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Autism Spectrum Disorder and Neonatal Serum Magnesium Levels in Preterm Infants

Premature birth is associated with increased risk of autism spectrum disorder. Antenatal maternal magnesium administration is known to reduce subsequent risk of cerebral palsy including among premature infants, suggesting a potentially broader neuro- protective role for magnesium. Our objective was to determine whether magnesium could be protective against autism spectrum disorders in premature infants. A cohort of 4855 preterm children was identified, magnesium levels from 24 to 48 hours of life recorded, and subsequent autism spectrum disorder status determined. Adjusted relative risk of autism spectrum disorder with each 1 mg/dL increase in neonatal magnesium level was 1.15 (95% confidence interval: 0.86-1.53). Analysis of variance indicated that magnesium levels varied by gestational age and maternal antenatal magnesium supplementation, but not autism spectrum disorder status (F1,4824 1.43, P .23). We found that neonatal magnesium levels were not associated with decreased autism spectrum disorder risk. Future research into autism spectrum disorder risks and treatments in premature infants is needed.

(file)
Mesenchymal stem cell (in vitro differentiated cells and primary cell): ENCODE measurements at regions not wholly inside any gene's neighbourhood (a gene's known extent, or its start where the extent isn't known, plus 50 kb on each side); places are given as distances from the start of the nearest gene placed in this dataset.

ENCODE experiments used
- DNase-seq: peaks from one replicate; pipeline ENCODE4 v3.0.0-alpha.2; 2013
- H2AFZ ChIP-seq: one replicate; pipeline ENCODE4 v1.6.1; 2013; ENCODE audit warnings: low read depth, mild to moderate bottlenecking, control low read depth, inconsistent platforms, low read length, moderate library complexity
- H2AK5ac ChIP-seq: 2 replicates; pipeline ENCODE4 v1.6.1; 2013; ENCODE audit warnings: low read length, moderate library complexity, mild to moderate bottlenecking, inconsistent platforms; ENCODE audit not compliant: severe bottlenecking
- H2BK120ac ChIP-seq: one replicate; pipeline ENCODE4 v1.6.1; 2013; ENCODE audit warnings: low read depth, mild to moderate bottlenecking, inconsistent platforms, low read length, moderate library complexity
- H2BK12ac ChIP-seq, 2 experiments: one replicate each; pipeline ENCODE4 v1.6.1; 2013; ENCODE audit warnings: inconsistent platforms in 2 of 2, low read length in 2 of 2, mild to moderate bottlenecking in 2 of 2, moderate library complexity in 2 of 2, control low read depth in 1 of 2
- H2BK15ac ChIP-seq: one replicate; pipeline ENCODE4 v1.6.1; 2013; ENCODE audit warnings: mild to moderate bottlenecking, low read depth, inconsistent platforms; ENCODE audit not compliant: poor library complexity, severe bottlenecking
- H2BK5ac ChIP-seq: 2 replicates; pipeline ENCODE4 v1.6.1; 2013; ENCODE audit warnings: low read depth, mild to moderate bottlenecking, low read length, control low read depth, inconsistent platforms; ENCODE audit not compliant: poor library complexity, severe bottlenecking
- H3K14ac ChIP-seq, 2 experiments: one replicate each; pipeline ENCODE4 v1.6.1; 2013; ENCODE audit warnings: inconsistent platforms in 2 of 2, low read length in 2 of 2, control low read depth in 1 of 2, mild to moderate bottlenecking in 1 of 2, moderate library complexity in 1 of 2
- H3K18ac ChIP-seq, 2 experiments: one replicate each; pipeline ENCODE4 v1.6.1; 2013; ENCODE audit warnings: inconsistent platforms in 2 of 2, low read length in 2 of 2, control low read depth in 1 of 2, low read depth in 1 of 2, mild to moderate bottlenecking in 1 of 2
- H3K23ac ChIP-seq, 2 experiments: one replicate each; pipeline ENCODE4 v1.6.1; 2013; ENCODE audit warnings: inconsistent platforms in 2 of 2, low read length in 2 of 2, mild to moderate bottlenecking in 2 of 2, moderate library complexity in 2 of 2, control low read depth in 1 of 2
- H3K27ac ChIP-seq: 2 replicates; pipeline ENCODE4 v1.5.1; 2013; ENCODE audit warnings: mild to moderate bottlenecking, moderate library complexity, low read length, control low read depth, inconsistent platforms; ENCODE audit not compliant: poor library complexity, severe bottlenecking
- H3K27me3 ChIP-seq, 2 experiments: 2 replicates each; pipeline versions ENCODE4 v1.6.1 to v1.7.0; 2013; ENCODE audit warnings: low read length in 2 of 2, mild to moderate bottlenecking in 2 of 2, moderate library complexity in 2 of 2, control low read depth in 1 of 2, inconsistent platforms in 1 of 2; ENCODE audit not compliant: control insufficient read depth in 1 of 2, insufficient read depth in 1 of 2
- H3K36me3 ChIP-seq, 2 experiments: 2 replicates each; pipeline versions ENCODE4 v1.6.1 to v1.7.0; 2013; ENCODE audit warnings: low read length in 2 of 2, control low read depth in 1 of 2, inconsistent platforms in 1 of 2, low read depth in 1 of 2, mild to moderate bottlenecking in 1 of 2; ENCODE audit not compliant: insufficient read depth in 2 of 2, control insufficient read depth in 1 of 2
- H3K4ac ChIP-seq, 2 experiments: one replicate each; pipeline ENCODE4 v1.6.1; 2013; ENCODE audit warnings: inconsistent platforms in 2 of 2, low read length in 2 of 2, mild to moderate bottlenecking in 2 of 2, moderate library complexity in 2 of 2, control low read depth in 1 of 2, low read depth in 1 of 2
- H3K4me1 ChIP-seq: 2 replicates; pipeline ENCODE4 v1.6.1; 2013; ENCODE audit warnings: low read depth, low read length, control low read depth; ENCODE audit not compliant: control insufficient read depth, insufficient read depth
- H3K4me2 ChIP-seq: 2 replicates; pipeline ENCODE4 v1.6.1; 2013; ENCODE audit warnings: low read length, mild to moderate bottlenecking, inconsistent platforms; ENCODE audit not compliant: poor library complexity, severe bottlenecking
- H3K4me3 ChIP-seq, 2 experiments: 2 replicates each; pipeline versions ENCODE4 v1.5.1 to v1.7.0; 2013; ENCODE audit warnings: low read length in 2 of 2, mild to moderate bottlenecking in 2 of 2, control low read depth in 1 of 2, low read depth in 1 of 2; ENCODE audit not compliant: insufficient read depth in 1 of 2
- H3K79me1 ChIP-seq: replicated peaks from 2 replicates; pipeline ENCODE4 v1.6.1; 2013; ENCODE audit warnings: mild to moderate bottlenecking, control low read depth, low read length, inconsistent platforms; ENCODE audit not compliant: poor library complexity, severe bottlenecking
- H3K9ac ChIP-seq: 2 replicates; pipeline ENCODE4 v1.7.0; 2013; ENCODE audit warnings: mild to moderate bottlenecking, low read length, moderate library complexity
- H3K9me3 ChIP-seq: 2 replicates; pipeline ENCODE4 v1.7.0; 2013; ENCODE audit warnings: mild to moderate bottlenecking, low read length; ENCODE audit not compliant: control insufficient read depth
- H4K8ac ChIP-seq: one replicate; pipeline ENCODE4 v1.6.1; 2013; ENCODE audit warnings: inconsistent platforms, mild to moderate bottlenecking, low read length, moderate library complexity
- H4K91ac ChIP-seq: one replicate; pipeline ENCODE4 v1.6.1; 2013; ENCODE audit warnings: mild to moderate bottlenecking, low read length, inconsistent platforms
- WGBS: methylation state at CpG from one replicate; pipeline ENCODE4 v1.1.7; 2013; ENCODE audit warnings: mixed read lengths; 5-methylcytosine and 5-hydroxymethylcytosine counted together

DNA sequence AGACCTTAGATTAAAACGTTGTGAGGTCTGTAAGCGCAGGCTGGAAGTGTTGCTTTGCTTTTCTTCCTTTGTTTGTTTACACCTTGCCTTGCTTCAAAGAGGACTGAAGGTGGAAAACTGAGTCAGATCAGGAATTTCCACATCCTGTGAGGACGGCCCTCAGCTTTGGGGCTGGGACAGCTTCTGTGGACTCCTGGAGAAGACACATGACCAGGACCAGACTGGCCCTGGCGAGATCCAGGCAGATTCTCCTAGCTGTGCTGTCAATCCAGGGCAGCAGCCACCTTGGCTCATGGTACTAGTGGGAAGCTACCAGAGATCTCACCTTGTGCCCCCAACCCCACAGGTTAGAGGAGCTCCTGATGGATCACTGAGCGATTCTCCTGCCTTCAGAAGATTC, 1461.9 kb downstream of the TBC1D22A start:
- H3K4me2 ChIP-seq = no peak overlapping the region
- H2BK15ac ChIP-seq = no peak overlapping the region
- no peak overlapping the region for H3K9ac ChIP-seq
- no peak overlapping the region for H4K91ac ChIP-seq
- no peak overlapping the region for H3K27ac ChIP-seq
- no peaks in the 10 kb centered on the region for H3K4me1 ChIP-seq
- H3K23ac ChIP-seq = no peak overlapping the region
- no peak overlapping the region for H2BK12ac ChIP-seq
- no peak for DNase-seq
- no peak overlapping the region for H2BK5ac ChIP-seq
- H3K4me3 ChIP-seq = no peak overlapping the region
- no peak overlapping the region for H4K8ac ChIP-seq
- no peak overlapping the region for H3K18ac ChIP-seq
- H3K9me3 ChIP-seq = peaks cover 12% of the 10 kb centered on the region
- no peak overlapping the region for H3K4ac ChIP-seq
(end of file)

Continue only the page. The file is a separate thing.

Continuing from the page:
Amanda V. Bakian, PhD, Deborah A. Bilder, MD, E. Kent Korgenski, MS, and Joshua L. Bonkowsky, MD, PhD
Child Neurology Open

Utah Department of Health